Howie Day Comes To UVM

Despite his stubborn and unyielding tour manager, I was able to sit down with Howie Day after his concert this past Friday evening at Ira Chapel. After a young female singer/song writer opened, Day went on to play an hour-long set of songs from his older album as well as his more recent work. He is currently touring to promote his new album, Stop All The World Now, his first full album for his record label.

VC: Tell me about this concert, and being in Vermont and at UVM.
HD: Well, I actually started out doing a lot in Vermont. I did a lot of happy-hours in small bars here, with a lot of cover songs and decided that to go on in the business and really become a musician I would have to write my own songs. We’ve done many shows in Burlington before, many sold out, like at the Higher Ground. It doesn’t matter [that the place wasn’t packed]; I still go out and do my own thing.

VC: About your profession, in the music industry:
HD: It’s actually easier than most think, it is what I do for a living, and I am lucky for that and because I tend to have a lot of fun with it, its great.

VC: And your music style, do you only use the guitar to write?HD: I wrote about half of my songs off the latest album with a piano, which is not how I usually write, and used a guitar for the rest and mixed it up.

VC: How do you use looping in your performances (like you did tonight)?
HD: What I did tonight was called loop sampling and Joseph Arthur, a musician that I toured with, introduced me to it. Basically it is a long delay, a recording of two, four, eight bars, of guitar beats that I’ll do over, dubbed with chords, bass lines, lead lines used throughout songs with similar progression.

VC: Why use this for a different sound?
HD: It is always something that sets me apart from all the other twenty something singer/guitar songwriters. It is sort of annoying how everyone compares me to John Mayor or other people in that genre, even though technically it is what I am, a singer, guitar player. It is definitely a different sound, acoustically, and it makes my music suit me more, again anything to be a bit distinguished, and have my music be more of my own is good. But at the same time, it has certainly commercially helped me out to be grouped in it these sort of groups, there is a fan base, but I do want to be independent, its just me putting out records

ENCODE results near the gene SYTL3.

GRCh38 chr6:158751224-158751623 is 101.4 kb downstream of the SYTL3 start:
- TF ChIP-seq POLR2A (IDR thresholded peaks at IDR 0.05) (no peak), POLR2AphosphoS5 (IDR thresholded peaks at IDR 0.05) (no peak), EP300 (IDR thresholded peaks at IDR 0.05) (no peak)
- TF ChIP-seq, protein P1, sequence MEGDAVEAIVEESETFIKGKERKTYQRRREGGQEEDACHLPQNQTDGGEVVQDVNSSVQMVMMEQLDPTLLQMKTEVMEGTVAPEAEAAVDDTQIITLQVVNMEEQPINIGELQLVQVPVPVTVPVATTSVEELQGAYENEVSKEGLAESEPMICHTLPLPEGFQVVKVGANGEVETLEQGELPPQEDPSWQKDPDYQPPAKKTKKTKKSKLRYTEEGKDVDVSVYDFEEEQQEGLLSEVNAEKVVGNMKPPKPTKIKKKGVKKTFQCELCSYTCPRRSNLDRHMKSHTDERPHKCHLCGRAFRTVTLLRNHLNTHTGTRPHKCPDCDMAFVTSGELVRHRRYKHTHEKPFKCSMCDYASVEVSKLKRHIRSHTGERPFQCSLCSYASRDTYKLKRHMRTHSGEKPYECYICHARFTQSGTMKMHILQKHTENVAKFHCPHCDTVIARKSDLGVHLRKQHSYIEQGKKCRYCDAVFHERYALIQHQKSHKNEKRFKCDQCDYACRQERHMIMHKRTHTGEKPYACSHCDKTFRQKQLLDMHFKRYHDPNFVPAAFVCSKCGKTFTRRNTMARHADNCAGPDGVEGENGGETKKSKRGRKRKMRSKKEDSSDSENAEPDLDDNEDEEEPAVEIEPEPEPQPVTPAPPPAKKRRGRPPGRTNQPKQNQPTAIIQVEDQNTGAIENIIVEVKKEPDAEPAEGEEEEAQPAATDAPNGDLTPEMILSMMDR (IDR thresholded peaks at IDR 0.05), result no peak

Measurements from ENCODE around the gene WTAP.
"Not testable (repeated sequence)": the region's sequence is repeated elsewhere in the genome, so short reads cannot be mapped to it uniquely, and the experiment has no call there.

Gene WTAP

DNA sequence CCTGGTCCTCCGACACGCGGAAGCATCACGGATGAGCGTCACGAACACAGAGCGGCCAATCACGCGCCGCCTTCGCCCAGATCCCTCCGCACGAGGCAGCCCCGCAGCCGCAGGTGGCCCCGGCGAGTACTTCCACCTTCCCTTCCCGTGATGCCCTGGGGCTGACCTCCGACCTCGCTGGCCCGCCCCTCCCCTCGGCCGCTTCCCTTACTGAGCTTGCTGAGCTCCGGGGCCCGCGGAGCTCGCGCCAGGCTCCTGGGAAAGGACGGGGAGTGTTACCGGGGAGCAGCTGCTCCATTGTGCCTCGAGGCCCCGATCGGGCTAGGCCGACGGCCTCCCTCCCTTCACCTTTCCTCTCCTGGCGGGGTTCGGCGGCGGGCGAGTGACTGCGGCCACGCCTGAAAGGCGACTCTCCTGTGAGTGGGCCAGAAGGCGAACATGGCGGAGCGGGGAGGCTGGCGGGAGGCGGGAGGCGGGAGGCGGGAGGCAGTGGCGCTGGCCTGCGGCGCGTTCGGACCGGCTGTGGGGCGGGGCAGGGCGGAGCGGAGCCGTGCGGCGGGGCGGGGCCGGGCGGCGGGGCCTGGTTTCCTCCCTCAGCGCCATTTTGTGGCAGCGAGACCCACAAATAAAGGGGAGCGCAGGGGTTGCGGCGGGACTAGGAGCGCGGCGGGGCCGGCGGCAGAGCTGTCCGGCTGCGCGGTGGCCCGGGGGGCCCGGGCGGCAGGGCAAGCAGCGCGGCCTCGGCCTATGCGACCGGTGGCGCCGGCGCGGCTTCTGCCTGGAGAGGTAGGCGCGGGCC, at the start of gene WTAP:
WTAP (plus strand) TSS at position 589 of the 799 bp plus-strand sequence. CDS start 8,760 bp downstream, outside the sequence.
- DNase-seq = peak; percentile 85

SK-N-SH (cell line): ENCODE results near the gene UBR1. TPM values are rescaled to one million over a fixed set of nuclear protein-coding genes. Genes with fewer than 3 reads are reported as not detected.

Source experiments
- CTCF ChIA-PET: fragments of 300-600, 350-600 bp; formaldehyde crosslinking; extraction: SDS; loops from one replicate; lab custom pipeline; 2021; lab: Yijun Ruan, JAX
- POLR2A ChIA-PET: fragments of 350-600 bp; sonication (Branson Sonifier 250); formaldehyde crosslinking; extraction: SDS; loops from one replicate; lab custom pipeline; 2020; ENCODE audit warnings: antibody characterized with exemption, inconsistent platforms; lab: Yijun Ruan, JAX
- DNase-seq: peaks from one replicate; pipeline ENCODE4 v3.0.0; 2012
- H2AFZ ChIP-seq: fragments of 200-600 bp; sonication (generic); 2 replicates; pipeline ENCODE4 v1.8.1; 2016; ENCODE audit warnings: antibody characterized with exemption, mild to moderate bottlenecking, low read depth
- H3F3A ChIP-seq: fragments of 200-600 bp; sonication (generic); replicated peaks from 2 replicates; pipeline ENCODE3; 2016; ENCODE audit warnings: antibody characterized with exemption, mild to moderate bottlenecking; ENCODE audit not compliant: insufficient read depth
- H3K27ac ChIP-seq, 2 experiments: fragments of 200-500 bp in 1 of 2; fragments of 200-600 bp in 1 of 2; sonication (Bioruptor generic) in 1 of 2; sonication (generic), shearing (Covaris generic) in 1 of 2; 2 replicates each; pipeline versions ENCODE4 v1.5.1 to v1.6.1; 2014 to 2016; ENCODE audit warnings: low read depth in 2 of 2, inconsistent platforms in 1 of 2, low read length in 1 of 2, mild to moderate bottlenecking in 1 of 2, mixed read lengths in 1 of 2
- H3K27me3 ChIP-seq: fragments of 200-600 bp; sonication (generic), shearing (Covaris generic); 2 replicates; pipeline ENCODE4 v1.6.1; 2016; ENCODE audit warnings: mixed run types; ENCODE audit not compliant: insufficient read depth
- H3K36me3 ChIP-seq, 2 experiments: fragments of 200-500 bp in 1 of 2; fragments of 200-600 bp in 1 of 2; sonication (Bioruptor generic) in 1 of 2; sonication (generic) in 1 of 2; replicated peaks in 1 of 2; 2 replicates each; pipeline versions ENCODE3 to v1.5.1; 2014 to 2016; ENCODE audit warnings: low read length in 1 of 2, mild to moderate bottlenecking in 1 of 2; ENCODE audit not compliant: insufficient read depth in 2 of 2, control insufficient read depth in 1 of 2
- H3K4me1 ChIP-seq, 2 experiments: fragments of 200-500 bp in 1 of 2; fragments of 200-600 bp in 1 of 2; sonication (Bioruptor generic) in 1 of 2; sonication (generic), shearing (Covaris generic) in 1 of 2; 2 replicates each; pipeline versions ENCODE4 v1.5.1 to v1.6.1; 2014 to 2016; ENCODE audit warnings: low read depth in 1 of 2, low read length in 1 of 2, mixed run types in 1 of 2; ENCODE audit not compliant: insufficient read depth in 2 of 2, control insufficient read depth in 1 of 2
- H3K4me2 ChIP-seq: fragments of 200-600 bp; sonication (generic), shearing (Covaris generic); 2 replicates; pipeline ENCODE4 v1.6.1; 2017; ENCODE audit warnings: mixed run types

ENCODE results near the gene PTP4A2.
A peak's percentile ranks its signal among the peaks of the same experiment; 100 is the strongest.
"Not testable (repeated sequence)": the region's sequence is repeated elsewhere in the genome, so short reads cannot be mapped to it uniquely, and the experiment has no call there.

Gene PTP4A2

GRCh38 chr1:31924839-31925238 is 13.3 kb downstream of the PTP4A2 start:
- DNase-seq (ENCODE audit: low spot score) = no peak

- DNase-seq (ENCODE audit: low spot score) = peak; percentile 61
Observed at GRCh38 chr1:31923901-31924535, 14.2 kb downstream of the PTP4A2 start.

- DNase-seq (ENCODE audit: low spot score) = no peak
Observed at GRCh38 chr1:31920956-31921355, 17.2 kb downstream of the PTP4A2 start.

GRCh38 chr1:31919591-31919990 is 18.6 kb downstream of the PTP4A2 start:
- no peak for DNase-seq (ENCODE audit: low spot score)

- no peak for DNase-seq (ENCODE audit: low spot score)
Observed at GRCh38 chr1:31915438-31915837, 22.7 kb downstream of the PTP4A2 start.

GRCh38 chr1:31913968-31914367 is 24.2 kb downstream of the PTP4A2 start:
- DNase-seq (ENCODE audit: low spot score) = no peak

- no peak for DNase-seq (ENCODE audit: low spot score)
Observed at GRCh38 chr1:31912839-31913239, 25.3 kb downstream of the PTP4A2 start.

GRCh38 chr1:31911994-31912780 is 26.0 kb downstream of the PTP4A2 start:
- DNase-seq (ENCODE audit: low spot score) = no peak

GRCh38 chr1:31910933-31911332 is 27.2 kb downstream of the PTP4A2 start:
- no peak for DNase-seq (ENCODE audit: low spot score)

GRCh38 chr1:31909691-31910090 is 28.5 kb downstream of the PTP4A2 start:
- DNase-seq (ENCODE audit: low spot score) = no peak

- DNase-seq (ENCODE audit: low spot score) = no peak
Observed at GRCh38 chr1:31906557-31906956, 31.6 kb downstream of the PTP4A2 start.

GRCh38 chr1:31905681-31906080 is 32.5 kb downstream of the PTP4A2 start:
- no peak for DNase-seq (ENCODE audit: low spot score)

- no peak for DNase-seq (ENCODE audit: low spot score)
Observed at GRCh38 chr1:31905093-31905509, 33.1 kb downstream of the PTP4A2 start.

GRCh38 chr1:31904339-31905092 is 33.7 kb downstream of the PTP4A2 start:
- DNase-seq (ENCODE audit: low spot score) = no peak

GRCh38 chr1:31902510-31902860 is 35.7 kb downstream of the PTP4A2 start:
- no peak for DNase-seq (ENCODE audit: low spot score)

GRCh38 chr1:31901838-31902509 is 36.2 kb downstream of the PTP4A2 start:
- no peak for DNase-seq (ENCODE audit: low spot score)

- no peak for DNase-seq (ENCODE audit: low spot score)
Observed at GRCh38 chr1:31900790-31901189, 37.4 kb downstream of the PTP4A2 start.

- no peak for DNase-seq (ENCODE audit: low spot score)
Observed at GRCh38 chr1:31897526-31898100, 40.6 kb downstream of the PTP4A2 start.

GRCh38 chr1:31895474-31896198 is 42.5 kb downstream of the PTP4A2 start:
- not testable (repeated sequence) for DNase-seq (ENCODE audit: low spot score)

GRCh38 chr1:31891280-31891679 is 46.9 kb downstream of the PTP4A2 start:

VC: Any future plans?
HD: I am going to finish the year touring. I think we tallied up some 58 shows in 52 days. I am definitely on the verge of being burnt out so[my tour people] are going to take off a week and go home for Thanksgiving, and then back on tour for a bit. Early next year I plan on taking a month off as a sort of break from the world and all to breathe, and then I plan on starting a new album during that time.

VC: What did you think you would have wanted to become if not a musician?
HD: Well I still do think about it. What am I going to do is this all dries up in a few years- I don’t know though. I haven’t come to a solid conclusion. There are other jobs that are born with that [the music industry]. At one point it will be useful that I was in the industry and I played and understood music, and later on I can see it from a different angle, be it producing or whatever.

VC: Would you consider yourself successful?